Under the driving rain and blustery winds, the Joseph Abboud banner blew back and rolled itself up, revealing the original sign for the building's first occupant in 1909, the Nashawena Spinning Mill.

It was as if the past was making sure it wasn't forgotten, history demanding to be remembered on a day when a new future was being written.

On this rainy day, the Joseph Abboud MFG Corp announced a sunny outlook for its power consumption going forward, with the completion of a new state-of-the-art solar power system designed by New Bedford-based Beaumont Solar.

Left to right: New Bedford Mayor Jon Mitchell, Joseph Abboud President Anthony Sapienza; and Beaumont Solar President and CEO Phil Cavallo. Tim Weisberg/TSM Staff

"These solar panels will contribute about 70 percent of our electrical capacity," said Anthony Sapienza, president of Joseph Abboud.

The 1.3 megawatt project features 4,127 solar modules across Joseph Abboud's 272,000-square foot roof. It was a unique challenge, because the roof features 43 "sawtooth" sections. During the 1909 construction, these sawteeth were installed to provide air flow and natural lighting into the original mill.

The solar array is expected to produce approximately 1.7 megawatt hours of electricity annual. It also moves the facility from the days of a constantly billowing smokestack, when it was dependent first on coal power and then on oil, into the 21st century.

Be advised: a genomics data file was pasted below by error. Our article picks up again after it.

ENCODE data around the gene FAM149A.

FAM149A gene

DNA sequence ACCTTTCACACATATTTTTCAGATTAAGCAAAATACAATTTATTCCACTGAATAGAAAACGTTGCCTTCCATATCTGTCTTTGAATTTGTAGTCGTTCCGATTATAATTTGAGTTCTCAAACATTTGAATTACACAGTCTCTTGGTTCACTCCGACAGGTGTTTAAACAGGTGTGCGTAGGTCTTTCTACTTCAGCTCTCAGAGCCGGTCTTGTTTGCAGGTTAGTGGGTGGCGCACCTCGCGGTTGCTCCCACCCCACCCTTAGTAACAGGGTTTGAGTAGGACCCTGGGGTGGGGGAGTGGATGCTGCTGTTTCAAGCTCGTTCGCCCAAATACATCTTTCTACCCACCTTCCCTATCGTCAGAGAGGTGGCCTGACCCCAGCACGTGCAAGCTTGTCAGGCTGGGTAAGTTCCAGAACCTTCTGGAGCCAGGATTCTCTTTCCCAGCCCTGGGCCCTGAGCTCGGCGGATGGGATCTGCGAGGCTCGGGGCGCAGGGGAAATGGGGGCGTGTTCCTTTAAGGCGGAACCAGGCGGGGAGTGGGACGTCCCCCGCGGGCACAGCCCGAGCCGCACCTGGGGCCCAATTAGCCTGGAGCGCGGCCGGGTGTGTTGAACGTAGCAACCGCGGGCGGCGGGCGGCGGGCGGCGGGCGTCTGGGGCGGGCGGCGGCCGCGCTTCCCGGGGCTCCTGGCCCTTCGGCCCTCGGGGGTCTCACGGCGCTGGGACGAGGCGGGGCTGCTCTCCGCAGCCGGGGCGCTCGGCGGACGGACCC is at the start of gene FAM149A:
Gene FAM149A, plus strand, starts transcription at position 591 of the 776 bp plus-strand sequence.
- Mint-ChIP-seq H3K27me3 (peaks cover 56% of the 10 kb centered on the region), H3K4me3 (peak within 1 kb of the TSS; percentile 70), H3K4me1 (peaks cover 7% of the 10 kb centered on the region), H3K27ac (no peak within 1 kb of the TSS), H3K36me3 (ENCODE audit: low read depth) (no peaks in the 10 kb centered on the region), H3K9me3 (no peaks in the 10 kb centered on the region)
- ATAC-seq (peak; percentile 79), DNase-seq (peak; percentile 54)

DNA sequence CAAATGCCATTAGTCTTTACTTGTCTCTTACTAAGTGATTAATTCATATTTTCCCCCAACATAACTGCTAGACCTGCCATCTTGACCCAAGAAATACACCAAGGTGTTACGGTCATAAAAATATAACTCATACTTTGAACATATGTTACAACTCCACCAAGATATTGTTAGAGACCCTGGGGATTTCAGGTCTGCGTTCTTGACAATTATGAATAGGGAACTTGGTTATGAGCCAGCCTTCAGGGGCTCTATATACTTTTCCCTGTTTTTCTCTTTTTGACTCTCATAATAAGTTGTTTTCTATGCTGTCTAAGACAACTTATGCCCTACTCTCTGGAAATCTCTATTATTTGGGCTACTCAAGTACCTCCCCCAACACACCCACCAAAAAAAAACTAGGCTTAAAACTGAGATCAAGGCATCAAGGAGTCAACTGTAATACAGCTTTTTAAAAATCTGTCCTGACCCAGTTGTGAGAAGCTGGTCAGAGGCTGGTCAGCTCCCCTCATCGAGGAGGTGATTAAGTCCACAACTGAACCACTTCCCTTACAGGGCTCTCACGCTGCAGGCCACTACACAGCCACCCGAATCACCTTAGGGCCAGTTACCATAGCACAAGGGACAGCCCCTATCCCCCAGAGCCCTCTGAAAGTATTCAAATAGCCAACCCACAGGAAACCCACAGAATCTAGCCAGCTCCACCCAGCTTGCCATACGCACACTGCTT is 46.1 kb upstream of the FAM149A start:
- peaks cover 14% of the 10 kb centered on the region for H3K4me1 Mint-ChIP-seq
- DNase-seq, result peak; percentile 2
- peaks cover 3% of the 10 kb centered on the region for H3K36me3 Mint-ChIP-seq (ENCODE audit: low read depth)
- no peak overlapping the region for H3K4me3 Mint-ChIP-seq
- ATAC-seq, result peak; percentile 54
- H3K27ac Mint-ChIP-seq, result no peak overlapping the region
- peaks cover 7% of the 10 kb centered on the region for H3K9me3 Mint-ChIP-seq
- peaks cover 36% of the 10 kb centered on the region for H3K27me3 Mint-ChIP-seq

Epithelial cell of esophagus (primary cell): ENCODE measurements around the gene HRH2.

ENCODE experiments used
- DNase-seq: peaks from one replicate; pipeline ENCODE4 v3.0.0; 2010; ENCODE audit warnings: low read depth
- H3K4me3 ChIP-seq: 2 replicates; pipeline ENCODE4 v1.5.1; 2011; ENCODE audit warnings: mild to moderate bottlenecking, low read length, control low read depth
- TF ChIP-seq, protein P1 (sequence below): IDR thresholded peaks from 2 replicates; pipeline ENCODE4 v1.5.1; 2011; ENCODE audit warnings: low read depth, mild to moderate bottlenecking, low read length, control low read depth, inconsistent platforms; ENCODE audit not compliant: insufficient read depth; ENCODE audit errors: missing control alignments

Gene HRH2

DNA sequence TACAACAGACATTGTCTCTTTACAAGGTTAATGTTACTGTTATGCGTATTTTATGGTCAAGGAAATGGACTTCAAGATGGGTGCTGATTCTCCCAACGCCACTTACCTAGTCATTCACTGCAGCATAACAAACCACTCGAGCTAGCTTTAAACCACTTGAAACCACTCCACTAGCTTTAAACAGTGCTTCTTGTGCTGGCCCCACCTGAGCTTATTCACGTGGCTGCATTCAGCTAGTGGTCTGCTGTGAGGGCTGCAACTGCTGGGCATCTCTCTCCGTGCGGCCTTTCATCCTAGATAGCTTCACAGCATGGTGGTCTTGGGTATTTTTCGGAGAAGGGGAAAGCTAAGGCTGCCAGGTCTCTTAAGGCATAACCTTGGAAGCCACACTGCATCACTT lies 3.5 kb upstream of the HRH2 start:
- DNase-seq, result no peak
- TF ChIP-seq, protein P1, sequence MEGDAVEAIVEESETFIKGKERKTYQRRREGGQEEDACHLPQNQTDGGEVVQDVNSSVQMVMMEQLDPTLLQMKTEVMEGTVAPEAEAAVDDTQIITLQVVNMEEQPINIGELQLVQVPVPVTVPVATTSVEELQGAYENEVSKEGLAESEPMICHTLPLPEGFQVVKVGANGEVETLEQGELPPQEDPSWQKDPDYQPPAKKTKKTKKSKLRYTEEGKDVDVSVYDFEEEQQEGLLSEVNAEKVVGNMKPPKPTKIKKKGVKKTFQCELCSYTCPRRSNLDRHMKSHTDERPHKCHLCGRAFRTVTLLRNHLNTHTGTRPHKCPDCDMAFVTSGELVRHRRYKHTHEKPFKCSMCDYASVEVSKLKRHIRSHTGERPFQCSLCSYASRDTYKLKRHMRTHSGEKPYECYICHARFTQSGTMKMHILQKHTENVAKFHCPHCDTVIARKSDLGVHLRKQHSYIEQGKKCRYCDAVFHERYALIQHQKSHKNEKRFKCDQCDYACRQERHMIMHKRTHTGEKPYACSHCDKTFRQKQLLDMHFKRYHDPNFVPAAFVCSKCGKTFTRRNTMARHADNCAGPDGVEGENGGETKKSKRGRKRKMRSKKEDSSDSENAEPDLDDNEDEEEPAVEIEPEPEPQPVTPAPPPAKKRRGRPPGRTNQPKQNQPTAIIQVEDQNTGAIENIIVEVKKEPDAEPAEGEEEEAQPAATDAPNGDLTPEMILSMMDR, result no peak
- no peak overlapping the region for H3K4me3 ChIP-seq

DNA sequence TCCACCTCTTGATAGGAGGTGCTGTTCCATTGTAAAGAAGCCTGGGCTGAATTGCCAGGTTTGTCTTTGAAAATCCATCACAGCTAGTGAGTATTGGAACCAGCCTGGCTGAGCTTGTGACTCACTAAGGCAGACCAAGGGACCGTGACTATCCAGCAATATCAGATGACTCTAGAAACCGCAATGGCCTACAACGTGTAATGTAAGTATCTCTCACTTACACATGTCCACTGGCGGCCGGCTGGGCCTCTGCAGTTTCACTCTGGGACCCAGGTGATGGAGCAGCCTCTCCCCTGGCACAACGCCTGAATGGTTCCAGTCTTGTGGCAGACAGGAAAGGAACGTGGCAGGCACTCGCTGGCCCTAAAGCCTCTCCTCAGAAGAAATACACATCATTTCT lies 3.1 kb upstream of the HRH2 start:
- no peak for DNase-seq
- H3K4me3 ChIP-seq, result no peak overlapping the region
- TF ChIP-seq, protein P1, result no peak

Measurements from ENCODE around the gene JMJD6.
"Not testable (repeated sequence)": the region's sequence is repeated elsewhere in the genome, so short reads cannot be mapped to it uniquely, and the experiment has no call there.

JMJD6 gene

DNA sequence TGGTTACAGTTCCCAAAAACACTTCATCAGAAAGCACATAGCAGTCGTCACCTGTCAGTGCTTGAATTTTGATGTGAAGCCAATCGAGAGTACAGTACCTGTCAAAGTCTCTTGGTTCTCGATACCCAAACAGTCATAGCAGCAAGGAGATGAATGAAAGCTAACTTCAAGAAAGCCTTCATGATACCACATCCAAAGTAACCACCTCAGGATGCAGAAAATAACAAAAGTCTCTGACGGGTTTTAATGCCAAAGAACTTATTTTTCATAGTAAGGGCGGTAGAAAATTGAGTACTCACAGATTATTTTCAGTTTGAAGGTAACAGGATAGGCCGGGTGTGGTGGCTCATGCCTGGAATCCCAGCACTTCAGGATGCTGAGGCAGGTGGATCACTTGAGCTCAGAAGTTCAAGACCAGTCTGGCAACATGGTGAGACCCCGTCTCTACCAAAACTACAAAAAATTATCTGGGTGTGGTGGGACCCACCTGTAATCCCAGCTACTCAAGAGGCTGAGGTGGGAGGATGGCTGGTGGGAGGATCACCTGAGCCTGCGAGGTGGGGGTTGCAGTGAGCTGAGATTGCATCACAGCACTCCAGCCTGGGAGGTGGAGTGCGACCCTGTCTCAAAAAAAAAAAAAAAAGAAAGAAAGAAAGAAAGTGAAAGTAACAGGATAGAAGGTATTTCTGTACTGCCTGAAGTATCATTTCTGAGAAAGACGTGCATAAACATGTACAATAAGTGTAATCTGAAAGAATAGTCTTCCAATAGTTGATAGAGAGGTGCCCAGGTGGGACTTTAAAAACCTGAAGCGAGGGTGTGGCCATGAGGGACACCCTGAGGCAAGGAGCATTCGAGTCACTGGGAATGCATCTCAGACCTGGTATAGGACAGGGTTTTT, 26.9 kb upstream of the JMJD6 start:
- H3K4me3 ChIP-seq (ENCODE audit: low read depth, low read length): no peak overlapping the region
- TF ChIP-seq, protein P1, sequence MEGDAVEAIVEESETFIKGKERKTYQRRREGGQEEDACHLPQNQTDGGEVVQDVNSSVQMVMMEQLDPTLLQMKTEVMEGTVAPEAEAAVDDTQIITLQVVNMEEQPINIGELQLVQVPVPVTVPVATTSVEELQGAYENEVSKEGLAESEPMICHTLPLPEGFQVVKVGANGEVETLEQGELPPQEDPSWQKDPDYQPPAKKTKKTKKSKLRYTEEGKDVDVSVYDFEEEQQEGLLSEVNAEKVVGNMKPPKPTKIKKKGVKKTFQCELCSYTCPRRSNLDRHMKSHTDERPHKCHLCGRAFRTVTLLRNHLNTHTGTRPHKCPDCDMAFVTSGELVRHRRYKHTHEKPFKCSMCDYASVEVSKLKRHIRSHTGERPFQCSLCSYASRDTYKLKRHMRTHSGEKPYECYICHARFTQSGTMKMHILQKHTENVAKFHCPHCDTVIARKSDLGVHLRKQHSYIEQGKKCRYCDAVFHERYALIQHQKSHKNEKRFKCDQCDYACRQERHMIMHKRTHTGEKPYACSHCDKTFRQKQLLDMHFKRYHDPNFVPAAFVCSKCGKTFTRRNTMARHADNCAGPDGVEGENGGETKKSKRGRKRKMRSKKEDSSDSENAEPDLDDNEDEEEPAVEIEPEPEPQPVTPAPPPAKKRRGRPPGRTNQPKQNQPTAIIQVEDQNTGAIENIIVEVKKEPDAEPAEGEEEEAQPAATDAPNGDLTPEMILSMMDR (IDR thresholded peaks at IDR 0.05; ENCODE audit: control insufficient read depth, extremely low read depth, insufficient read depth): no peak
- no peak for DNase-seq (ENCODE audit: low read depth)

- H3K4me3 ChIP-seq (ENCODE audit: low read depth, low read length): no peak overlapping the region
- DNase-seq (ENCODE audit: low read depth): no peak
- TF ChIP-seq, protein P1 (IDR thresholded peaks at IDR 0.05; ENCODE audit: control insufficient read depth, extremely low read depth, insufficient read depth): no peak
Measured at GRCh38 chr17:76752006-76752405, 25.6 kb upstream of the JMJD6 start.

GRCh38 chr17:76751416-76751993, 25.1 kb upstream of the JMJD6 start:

In addition to off-setting its electric utility load, Joseph Abboud will also receive Solar Renewable Energy Credits (SRECs) from the Commonwealth for the next 10 years.

"It actually helps the utility companies not build fossil-burning power plants," Sapienza said. "We are very much a part of the renewable energy blueprint."

Beaumont Solar faced some unique challenges in designing the solar array for the roof of the Joseph Abboud building. Beaumont President and CEO Phil Cavallo said his team focused on a system that would be watertight but also maintain the integrity of the historic roof. The sawteeth, with their 22-degree tilt and angle that faced 180-degrees due south, created both a benefit and a challenge.

"This is a tremendous retrofit and marriage of old design and new technology, because it's optimized for solar, as bizarre as it may seem," Cavallo said.

Les Vants Aerial Photos/Courtesy Beaumont Solar

The Joseph Abboud project is one of just 27 Beaumont projects across New Bedford, including seven for the city itself. All told, Beaumont solar projects in New Bedford generate about 10 megawatts of solar electricity.